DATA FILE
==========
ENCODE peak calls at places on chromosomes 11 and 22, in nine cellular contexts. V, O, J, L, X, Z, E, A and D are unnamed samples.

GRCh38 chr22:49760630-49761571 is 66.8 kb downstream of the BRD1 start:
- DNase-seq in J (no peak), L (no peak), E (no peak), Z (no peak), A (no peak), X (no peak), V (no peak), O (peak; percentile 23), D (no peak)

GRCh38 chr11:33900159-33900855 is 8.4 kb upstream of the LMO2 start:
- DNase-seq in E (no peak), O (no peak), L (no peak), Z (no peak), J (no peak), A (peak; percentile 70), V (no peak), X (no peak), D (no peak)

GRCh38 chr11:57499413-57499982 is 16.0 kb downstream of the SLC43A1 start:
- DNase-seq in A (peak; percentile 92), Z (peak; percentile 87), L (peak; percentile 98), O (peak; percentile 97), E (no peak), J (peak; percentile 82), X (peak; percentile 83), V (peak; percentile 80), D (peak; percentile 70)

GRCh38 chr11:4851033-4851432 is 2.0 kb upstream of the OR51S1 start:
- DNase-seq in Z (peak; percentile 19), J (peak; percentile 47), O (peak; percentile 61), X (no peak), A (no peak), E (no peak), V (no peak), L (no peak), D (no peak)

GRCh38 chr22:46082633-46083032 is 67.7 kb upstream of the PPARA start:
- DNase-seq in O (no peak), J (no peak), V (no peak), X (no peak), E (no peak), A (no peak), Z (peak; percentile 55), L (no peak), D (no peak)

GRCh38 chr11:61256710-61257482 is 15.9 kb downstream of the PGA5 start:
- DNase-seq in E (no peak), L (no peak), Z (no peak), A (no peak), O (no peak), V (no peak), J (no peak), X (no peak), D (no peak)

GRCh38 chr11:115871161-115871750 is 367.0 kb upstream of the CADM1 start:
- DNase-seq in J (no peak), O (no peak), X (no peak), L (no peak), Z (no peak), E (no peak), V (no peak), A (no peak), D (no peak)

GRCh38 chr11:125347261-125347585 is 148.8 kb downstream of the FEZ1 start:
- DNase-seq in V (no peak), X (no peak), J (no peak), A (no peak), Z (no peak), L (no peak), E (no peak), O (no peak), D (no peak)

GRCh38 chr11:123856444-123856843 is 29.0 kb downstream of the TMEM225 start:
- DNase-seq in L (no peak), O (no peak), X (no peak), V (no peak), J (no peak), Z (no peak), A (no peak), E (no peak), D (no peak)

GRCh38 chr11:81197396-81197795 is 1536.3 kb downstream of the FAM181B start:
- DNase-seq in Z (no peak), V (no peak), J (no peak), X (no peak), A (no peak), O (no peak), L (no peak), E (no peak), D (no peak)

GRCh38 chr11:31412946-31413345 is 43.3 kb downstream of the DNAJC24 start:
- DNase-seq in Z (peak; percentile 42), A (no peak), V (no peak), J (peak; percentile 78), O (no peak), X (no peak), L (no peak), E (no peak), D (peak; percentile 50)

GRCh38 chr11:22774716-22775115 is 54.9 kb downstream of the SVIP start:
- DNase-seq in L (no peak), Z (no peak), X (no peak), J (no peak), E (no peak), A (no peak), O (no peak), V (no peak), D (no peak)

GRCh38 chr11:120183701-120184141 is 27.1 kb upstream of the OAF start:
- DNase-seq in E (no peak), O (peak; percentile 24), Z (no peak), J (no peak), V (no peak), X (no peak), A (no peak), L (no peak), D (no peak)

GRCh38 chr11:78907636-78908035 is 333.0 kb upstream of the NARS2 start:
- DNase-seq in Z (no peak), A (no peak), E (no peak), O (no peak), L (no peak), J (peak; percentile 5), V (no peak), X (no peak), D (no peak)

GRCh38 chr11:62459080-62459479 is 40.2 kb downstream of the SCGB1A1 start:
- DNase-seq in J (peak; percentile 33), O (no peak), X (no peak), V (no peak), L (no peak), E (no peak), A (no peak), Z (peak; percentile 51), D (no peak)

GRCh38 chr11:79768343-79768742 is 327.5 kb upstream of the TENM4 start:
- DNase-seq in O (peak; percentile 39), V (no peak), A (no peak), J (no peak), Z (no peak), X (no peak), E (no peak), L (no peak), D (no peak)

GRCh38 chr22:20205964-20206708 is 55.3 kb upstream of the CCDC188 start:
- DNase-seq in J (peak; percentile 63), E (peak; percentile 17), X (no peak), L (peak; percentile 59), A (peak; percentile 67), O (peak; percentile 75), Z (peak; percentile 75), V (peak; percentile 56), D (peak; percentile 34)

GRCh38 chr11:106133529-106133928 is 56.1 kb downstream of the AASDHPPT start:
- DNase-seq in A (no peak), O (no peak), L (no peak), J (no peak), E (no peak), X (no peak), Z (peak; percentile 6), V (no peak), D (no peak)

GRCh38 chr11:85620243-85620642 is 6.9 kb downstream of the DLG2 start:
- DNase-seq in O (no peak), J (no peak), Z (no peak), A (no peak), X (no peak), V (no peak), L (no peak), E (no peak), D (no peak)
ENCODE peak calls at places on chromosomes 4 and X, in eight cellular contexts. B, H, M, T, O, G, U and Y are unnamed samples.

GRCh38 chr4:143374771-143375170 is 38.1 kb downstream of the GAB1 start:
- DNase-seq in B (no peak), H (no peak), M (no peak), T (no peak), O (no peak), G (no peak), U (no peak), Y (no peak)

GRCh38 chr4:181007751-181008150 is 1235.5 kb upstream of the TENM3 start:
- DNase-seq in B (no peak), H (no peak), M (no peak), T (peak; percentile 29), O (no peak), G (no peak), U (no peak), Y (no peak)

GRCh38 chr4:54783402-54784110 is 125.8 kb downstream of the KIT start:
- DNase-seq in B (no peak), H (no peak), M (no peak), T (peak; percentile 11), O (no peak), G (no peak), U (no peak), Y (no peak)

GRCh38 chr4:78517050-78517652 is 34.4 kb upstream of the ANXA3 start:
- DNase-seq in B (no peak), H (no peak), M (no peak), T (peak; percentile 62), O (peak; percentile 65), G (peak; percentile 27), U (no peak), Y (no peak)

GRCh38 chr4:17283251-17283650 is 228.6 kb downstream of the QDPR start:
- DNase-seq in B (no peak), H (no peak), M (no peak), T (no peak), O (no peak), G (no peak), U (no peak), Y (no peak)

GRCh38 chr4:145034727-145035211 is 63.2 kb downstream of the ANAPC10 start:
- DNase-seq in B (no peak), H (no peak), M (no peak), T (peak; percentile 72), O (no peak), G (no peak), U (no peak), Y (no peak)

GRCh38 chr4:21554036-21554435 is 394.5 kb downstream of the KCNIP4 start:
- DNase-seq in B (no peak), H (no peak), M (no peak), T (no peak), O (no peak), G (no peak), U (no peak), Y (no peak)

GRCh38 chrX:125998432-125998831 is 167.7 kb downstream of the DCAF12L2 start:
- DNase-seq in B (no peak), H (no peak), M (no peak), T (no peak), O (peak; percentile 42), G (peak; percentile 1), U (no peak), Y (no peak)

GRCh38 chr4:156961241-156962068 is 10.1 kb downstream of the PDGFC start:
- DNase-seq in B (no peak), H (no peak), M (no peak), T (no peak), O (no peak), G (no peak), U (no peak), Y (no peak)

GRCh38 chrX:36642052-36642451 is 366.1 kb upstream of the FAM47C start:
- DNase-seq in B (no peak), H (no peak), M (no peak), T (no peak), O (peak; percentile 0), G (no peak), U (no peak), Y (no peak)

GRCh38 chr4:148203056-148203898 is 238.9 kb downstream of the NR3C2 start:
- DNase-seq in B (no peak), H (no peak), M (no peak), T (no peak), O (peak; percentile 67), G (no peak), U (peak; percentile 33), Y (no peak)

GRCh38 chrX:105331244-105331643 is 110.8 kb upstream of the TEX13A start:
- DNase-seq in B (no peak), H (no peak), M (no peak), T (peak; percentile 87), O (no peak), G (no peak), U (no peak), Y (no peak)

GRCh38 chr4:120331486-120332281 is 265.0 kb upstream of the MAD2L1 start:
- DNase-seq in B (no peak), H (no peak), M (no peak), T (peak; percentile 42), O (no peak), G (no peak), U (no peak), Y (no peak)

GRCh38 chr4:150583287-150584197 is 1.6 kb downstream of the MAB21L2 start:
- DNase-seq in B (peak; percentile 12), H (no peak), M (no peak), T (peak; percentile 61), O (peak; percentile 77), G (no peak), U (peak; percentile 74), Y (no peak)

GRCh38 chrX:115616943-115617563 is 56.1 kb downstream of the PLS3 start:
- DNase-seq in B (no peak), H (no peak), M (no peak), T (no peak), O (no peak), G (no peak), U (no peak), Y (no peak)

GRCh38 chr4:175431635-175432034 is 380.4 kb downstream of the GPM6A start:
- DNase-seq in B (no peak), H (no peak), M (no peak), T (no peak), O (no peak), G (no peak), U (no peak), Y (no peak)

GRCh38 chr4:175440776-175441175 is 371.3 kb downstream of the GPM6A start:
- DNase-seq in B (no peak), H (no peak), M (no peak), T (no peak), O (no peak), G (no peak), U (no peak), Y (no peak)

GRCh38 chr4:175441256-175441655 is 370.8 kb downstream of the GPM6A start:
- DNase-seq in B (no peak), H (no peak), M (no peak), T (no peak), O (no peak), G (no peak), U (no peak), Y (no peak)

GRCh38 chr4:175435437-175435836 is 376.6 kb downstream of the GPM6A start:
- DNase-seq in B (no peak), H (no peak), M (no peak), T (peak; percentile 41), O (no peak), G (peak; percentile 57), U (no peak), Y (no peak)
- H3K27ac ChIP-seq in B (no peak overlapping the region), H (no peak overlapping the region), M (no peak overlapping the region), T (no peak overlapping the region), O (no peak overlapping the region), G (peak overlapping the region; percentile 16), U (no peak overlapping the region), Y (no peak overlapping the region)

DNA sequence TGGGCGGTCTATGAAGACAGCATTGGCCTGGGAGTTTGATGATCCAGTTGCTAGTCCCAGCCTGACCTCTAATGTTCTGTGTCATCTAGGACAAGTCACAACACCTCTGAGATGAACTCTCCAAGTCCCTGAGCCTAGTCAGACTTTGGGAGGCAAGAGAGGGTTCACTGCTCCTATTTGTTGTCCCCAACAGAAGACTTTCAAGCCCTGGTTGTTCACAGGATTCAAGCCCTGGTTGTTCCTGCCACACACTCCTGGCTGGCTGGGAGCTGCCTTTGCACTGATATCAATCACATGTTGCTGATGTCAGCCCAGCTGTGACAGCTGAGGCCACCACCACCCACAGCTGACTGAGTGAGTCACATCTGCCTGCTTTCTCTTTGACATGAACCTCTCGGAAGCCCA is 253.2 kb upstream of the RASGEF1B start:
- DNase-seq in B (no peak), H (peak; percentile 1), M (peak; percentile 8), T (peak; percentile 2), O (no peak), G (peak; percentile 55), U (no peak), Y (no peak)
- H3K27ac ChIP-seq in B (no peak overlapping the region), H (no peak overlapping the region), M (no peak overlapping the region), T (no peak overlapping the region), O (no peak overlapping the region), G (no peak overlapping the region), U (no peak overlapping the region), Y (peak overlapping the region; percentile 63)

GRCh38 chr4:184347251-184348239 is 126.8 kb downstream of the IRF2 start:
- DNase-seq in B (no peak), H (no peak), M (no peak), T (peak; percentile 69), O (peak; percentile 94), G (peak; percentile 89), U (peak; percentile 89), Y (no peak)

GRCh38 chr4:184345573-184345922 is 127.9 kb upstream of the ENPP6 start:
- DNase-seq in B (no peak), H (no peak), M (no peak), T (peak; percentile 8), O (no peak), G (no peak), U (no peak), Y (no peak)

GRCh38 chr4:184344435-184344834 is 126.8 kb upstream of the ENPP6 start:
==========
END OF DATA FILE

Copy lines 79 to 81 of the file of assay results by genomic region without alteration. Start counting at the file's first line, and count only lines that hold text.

- H3K27ac ChIP-seq in B (no peak overlapping the region), H (no peak overlapping the region), M (no peak overlapping the region), T (no peak overlapping the region), O (no peak overlapping the region), G (peak overlapping the region; percentile 16), U (no peak overlapping the region), Y (no peak overlapping the region)

DNA sequence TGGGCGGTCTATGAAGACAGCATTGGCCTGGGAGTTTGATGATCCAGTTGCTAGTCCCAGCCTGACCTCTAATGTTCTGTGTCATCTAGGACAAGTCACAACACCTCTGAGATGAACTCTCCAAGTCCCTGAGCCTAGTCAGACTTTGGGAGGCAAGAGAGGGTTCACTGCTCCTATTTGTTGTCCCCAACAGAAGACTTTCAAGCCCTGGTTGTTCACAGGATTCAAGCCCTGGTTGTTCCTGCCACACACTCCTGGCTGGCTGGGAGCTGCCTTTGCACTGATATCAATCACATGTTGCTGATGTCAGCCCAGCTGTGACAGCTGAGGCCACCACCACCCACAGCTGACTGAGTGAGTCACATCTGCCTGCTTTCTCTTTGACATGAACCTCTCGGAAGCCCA is 253.2 kb upstream of the RASGEF1B start:
- DNase-seq in B (no peak), H (peak; percentile 1), M (peak; percentile 8), T (peak; percentile 2), O (no peak), G (peak; percentile 55), U (no peak), Y (no peak)